Mr. Keith Simpson: To ask the Secretary of State for Defence what the features of the Brimstone anti-armour weapon, the New Light anti-armour weapon and the LF anti-tank guided weapon system distinguish them from each other. [206604]

Mr. Ingram: These three complementary anti-armour weapons have fundamentally different characteristics.

Brimstone is an air launched anti-armour missile system with a range of over 10,000 m. It will be carried by fast jet aircraft and operates autonomously after firing to search a given area for vehicles. In contrast, both the Next Generation Light And Armour Weapon
12 Jan 2005 : Column 571W
(NLAW) and Light Forces Anti-Tank Guided Weapon (LF ATGW) are man-portable ground based systems. NLAW is a short-range lightweight unguided weapon that will have broad applications across the services with a simple, but highly capable and versatile anti-armour capability. The LF ATGW, based on the US Javelin system, is a more sophisticated guided weapon with a range of some 2,500 m. Javelin will equip Light Forces, Mechanised and Armoured Infantry, and Formation Reconnaissance units.

European Combined Forces

Chris Grayling: To ask the Secretary of State for Defence what the relationship is between the new European peacekeeping force in Bosnia and the European Union; what command and control structures operate; what the relationship is between the new force and NATO; and if he will make a statement. [207711]

Mr. Hoon: The European Union peacekeeping force in Bosnia and Herzegovina, Operation ALTHEA, operates under the political control and strategic direction of the European Union. This is implemented through the Political and Security Committee and the EU Military Committee to the EU Operation Commander, General Sir John Reith, who also holds the NATO position of Deputy Supreme Allied Commander Europe.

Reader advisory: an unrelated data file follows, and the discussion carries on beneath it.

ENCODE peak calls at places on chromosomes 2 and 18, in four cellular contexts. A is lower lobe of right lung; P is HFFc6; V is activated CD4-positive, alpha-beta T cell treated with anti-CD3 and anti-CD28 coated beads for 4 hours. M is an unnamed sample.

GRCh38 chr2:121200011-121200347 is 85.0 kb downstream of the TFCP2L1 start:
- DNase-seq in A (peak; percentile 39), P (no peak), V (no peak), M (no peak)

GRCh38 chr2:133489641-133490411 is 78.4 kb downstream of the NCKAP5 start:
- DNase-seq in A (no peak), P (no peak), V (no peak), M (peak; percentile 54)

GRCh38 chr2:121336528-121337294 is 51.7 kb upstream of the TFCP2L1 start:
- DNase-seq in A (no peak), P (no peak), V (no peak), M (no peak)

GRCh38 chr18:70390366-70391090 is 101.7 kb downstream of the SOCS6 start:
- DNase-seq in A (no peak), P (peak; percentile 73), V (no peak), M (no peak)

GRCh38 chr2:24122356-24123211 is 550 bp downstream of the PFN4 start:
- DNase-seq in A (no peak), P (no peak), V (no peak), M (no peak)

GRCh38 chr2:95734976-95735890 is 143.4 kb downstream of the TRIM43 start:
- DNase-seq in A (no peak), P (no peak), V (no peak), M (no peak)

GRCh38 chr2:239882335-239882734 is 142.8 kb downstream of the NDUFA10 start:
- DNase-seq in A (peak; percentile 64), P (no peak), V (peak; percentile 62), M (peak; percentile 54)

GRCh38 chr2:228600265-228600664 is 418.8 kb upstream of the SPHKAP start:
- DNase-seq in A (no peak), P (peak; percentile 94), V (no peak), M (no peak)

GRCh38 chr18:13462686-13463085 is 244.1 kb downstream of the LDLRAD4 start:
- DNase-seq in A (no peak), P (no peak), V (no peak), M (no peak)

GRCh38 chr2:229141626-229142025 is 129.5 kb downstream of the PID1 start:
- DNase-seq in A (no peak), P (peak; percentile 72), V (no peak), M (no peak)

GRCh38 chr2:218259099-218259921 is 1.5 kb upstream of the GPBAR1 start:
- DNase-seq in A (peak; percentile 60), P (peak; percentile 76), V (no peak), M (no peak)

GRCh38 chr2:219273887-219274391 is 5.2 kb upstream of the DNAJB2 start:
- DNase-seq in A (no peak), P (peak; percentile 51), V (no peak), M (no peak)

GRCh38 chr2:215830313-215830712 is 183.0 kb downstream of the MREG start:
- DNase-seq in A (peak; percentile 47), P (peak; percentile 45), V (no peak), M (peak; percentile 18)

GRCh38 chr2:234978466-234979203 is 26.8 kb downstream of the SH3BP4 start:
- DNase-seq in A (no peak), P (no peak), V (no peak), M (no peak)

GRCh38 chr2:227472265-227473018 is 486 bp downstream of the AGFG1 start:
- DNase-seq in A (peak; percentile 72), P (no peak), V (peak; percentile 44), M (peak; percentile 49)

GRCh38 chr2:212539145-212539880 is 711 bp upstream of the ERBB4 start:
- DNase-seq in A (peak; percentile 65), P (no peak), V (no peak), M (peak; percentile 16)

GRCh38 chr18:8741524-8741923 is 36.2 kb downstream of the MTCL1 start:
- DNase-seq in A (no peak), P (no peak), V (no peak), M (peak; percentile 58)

The EU is able to draw on many NATO assets and capabilities in support of Operation ALTHEA in accordance with the Berlin Plus arrangements. There is a close working relationship between the EU and NATO in relation to operations in Bosnia and Herzegovina, supported by the collocation of personnel at all levels of command. In Bosnia, there is a very close working relationship between the Commander of the EU Force and the Senior Military Representative in NATO HQ Sarajevo.
12 Jan 2005 : Column 572W

Procurement Budget

Sue Doughty: To ask the Secretary of State for Defence what assessment he has made of the effects on the procurement budget of the spreading of the overheads of the defence exports industry across exports and UK requirements; and if he will make a statement. [207194]

Mr. Ingram: The Ministry of Defence estimates that some £300 million annually is saved to its procurement budget through the spreading of its suppliers' overheads across export output in addition to UK requirements.


A3 (Road Safety)

Mr. Edward Davey: To ask the Secretary of State for Transport what the accident statistics were for the A3 (a) in each of the five years before and (b) in each year after the 50 mph speed limit was introduced. [206903]

Mr. Jamieson: There is more than one 50 mph section on the A3 between Portsmouth and London.

The section of the A3 inside London forms part of the Greater London Authority Road Network—now known as the Transport for London Road Network—and is the responsibility of the Mayor and Transport for London (TfL). Further information concerning the accident statistics of that part of the A3 should be obtained from:

The accident statistics for the A3 from Central London to Portsmouth in each of the last five years were as follows:
Number of accidents on the A3: GB 1999–2003


Number of casualties on the A3: GB 1999–2003


Next Section Index Home Page